Veganic Gardening: The Basics of Natural, Animal-Free Growing

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This article was originally published by Craig Taylor on

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Although it’s one of the less talked about gardening techniques, veganic gardening is an effective and healthy way to provide for you and your family.

Veganic gardeners avoid things like chemical fertilizers, pesticides, and products derived from animals, and they reduce their reliance on outside products in the garden.

Some gardeners utilize this method as an extension of their vegan lifestyle, but it’s not necessary. Many non-vegan growers garden this way because it’s a healthy alternative to chemicals and animal products.

What is Veganic Gardening?

Veganic gardeners avoid using anything animal-derived. This is not only for the obvious connection to animals (manure, blood, and bone) but also to avoid the toxic chemicals often found in those products.

Instead, they maintain soil health and fertility through natural, non-animal means. Veganic gardeners use green manures, compost, mulching, and efficient crop rotation instead.

Veganic gardeners try to use locally-grown and sourced products.

They also avoid non-renewable matter because veganic gardening is all about supporting a sustainable natural environment. You can use the following but avoid them in excess:

  • Lime
  • Gypsum
  • Potash
  • Rock phosphorus
  • Dolomite

One way to look at it is growing plants from plants and the natural resources around us. You only use resources from outside the area when necessary.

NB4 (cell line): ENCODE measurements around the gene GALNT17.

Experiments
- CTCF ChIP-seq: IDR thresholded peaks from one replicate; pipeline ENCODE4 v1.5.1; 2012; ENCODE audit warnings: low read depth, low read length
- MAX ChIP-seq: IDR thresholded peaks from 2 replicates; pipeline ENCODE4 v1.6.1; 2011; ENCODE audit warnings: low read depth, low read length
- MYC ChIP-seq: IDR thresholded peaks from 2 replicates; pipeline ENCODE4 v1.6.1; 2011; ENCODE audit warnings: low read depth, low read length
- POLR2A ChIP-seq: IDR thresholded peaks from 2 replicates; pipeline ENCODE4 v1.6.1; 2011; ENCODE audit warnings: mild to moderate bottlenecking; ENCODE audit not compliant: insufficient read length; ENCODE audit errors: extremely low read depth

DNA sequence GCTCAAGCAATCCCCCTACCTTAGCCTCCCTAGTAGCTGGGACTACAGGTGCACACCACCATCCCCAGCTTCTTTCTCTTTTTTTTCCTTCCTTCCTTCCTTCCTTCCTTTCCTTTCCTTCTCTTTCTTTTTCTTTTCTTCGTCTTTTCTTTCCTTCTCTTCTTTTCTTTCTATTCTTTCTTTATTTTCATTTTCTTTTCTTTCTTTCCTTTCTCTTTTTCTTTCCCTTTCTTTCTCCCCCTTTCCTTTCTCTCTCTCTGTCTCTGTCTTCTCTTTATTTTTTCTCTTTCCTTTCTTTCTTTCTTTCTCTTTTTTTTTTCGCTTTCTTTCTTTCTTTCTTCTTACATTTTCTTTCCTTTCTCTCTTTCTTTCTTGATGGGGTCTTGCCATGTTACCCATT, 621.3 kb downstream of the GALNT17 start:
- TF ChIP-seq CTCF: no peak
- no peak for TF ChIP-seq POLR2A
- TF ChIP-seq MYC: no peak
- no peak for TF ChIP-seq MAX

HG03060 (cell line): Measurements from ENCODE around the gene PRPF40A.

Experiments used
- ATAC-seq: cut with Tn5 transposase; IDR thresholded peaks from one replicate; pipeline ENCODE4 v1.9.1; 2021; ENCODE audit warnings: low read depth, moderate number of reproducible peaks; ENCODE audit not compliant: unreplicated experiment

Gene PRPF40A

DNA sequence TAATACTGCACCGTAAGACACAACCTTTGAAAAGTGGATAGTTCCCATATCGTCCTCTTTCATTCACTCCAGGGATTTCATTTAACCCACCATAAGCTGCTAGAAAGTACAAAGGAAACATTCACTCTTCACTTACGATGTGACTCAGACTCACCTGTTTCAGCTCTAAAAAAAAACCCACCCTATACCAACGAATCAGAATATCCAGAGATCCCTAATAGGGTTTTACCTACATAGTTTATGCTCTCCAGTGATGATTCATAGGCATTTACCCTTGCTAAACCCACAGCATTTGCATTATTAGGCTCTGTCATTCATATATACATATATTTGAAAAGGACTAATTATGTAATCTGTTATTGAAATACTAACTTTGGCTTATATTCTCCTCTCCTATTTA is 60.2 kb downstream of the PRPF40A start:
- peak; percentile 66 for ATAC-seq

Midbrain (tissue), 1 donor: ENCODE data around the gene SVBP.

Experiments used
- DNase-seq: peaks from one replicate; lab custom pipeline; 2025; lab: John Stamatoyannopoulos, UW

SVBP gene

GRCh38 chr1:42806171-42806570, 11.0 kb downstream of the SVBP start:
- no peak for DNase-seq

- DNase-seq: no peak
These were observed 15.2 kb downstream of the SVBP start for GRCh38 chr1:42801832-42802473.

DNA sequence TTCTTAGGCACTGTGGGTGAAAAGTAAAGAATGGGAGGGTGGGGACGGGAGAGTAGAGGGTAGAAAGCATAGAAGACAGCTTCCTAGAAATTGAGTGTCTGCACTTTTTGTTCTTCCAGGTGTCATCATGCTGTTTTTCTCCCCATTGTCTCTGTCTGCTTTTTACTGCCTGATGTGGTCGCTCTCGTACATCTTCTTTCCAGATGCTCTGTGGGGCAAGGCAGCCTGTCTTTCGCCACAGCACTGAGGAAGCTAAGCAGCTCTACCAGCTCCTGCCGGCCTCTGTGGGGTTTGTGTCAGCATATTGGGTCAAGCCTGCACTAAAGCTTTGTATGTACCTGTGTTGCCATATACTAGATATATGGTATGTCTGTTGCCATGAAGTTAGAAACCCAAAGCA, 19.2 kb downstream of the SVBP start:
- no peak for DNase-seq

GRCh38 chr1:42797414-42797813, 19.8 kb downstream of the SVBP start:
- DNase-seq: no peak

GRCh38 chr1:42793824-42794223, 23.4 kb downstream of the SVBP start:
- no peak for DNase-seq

Keeping Soil Healthy With the Veganic Gardening Method

There are several ways the veganic gardener keeps soil healthy. I have used the following methods season after season with great success.

Keep the Soil Covered

Bare soil is bad for the garden. It can be washed away by rain and wind. Topsoil loss causes a healthy garden to struggle as its nutrients slip away. Keep the garden planted with lots of plants, mulch well, and use green manure.

No Tilling

The ecosystem within the soil is delicate and balanced. This can be upset when you till and use rototillers. Many organisms that prefer depth are exposed, and others that prefer light are buried as the soil is turned.

Nutrient uptake is disturbed when fungal growth is churned up, and all the good work completed by worms is disturbed. A veganic garden is a fine balance of organisms working together for the good of the soil.

Polyculture and Crop Rotation

Also known as intercropping, polyculture is the practice of growing many different plants together to benefit the soil and the garden’s overall health.